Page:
- D.C. Mayor Bowser says new proposal `guts' protections
- Consumer counsel and attorney general also oppose merger plan
Pepco Holdings Inc. slid to the lowest since August after opposition mounted to a proposal to allow Exelon Corp. to buy the utility for $6.8 billion, casting the deal in doubt.
Washington Mayor Muriel Bowser, Sandra Mattavous-Frye, an attorney with the Office of People’s Counsel, and Attorney General Karl Racine said Tuesday the latest merger settlement fails to protect residential customers from rate increases. Their criticism focuses on a proposal from regulators that would allow the tie-up to go forward if nine parties, including the three that voiced opposition Tuesday, sign off.
Bowser was instrumental in brokering a settlement with Exelon and other parties that revived the deal after an initial merger plan was voted down in August. The District’s Public Service Commission rejected the settlement agreement Feb. 26 and offered a new plan. Pepco fell 15 percent to $22.36 at 2:51 p.m. after plunging by as much as 16 percent, the most since Aug. 25, when Washington regulators first rejected the transaction.
“You have to consider this a serious obstacle, as the people’s counsel previously supported the revised settlement,” said Kit Konolige, a utility analyst for Bloomberg Intelligence. “The fact that she made a fuss over a $26 million provision in a $6.8 billion merger might make people think Exelon will get tired of the games and just walk away.”
Opposition over consumer protections is the latest setback for Exelon and Pepco, which have been working to gain regulatory approval for their tie-up for nearly two years.
The commission’s Feb. 26 agreement "guts much-needed protections against rate increases for D.C. residents and assistance for low-income DC ratepayers," Bowser said in a statement on her website. "That is not a deal that I can support."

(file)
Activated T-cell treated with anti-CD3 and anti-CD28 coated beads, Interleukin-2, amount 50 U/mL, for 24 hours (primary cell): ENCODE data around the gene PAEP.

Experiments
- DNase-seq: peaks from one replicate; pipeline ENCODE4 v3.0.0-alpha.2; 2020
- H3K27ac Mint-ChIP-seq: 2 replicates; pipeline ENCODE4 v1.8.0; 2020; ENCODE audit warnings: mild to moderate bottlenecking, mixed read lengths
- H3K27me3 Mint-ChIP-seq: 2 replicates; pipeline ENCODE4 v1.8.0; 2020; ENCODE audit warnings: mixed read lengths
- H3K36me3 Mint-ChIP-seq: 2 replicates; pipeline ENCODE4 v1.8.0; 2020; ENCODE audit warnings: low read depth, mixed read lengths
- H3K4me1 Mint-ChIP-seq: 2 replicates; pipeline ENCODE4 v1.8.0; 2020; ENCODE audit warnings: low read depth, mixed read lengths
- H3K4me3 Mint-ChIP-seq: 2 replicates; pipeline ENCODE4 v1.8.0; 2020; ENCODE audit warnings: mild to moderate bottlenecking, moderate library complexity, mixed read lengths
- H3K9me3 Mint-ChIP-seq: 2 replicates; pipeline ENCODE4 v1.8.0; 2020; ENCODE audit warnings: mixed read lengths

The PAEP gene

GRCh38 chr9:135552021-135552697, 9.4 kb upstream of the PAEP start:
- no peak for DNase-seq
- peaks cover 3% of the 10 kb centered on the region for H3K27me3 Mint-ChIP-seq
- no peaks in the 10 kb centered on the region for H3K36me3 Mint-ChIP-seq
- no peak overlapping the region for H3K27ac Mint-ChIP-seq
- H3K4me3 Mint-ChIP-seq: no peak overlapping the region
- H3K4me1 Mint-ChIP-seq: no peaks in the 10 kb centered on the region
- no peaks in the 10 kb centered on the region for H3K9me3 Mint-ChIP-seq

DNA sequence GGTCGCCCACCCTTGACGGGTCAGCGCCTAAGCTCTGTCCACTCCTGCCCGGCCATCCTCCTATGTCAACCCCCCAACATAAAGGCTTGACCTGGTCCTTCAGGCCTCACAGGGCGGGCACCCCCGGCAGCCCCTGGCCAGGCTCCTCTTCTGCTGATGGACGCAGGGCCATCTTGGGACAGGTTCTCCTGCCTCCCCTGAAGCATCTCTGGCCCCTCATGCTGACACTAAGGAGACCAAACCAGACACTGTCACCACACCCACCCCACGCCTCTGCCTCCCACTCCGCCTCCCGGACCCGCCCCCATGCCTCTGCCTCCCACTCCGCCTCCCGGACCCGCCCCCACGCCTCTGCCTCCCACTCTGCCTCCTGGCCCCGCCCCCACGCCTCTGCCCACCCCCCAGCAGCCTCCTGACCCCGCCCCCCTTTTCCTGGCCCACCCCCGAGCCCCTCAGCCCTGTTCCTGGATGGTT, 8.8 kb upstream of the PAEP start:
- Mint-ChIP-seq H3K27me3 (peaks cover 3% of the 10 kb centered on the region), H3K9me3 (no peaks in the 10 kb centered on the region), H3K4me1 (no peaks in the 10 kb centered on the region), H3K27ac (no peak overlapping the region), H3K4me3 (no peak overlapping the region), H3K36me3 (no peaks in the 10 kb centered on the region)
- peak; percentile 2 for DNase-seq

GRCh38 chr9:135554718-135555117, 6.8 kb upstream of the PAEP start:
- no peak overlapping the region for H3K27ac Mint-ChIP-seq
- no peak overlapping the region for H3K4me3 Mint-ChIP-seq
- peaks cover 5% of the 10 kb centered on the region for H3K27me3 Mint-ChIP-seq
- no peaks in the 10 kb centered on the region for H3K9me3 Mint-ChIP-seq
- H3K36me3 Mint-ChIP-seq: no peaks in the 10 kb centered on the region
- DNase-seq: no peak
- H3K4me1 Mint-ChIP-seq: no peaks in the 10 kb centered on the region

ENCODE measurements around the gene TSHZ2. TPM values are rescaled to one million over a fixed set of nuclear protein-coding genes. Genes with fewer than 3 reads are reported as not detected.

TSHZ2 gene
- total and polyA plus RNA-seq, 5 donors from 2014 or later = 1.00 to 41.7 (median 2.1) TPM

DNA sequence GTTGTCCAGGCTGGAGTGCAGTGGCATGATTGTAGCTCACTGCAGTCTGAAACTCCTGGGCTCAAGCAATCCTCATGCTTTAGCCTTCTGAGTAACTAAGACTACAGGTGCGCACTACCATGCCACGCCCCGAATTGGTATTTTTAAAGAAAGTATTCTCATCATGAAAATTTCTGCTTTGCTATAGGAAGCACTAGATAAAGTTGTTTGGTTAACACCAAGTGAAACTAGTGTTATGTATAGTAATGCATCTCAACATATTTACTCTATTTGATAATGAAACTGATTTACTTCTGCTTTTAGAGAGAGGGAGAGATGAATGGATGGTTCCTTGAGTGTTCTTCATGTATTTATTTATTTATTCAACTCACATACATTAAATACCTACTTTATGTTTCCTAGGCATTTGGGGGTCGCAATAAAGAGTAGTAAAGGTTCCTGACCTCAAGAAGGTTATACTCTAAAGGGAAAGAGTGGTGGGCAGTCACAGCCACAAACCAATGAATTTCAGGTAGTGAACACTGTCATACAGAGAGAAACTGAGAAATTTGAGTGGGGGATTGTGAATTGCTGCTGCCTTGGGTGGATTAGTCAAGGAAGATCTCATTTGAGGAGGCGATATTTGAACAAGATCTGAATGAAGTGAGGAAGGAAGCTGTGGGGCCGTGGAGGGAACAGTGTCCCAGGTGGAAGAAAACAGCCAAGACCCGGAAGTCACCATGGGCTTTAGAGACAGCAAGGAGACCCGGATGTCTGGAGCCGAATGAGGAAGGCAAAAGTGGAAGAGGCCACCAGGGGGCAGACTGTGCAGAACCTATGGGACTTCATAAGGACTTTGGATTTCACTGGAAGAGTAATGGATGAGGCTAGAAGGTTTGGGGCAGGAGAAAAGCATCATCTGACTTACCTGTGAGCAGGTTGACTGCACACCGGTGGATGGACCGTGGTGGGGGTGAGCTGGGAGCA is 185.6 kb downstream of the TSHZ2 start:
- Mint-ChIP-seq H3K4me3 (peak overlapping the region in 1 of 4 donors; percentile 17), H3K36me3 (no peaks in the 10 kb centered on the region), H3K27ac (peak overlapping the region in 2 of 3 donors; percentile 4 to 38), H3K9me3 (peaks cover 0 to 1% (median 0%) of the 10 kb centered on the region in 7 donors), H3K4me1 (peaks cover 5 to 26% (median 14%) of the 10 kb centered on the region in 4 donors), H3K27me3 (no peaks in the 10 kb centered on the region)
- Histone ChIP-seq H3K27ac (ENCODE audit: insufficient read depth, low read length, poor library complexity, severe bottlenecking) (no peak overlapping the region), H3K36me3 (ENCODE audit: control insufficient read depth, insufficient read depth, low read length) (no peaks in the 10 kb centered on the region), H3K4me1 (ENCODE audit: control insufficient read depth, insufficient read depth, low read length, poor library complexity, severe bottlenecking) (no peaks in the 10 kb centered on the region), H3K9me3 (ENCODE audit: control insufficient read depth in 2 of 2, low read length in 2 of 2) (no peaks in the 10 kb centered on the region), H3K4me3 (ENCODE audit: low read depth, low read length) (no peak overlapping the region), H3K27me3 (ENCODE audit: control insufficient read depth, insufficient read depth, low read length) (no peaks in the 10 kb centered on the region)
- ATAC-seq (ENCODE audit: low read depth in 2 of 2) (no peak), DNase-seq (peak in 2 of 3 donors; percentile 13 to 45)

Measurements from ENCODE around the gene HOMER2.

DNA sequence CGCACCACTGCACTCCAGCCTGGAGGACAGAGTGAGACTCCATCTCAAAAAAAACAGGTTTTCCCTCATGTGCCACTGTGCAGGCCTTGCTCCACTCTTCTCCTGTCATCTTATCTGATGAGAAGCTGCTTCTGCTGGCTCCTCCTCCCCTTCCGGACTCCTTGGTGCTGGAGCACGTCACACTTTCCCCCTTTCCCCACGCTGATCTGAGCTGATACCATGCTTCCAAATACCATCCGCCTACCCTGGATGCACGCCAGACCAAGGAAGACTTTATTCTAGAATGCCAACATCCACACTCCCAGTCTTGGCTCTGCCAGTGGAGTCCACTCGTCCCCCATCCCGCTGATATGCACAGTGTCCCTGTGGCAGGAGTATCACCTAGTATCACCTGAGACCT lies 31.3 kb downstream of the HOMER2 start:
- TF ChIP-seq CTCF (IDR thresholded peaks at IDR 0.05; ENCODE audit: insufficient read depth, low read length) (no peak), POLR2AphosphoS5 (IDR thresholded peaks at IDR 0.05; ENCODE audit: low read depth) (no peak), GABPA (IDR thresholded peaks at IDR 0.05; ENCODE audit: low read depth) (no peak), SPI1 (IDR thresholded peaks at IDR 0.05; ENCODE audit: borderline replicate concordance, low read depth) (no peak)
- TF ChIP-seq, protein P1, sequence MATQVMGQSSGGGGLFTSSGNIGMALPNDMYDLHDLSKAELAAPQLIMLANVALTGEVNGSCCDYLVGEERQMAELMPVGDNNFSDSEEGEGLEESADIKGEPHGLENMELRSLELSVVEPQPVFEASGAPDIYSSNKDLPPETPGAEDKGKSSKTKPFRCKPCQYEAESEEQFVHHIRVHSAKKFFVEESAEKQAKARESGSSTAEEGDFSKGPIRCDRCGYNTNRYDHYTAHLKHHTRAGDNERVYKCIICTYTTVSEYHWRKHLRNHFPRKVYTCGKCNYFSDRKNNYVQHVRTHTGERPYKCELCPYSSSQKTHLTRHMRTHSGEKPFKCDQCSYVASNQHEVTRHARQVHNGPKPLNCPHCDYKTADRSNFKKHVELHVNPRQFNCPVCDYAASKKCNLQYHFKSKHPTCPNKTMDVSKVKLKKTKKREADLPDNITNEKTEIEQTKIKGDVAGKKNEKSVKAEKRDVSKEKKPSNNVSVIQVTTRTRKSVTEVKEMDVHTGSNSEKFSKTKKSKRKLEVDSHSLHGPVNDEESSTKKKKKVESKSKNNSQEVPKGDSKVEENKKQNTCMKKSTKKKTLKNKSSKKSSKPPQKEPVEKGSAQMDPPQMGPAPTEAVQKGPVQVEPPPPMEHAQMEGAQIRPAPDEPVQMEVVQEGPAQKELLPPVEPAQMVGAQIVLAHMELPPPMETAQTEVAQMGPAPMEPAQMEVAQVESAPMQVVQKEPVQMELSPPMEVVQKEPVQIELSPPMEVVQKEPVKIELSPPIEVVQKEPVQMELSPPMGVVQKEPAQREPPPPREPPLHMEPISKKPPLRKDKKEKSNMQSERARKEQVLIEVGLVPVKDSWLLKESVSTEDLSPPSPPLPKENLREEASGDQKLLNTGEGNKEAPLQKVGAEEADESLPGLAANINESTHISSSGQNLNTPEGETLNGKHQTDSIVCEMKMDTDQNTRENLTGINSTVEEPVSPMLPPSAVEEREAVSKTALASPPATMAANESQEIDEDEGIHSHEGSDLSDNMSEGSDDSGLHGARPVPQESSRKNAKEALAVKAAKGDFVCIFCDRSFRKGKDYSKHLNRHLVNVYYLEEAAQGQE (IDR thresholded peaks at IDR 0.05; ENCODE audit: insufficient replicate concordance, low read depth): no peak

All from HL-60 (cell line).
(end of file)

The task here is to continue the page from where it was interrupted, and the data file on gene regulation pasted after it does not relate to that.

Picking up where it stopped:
The proposal changed a $25.6 million rate offset provision for residential customers that Mattavous-Frye called “the single most critical provision I supported.” Without adequate guarantees that rates won’t be increased for residential customers through March 2019, she said she cannot support the deal, according to a statement Tuesday.
“The proposed settlement is not in the public interest," Racine told the Washington Post. Robert Marus, a spokesman for Racine, didn’t immediately respond to a request for comment.
Exelon is “still digesting” the counsel’s statement while continuing to review the conditions the commission proposed last week, company spokesman Paul Elsberg said by phone, adding that the utility owner is conferring with settling parties. Pepco didn’t immediately have a comment.
Exelon Chief Executive Officer Chris Crane said on Feb. 3 that without a decision from Washington by March 4, the company would walk away from the deal. A sign-off from Washington is the last approval the companies need to move forward with the takeover. Exelon rose 0.6 percent to $31.69.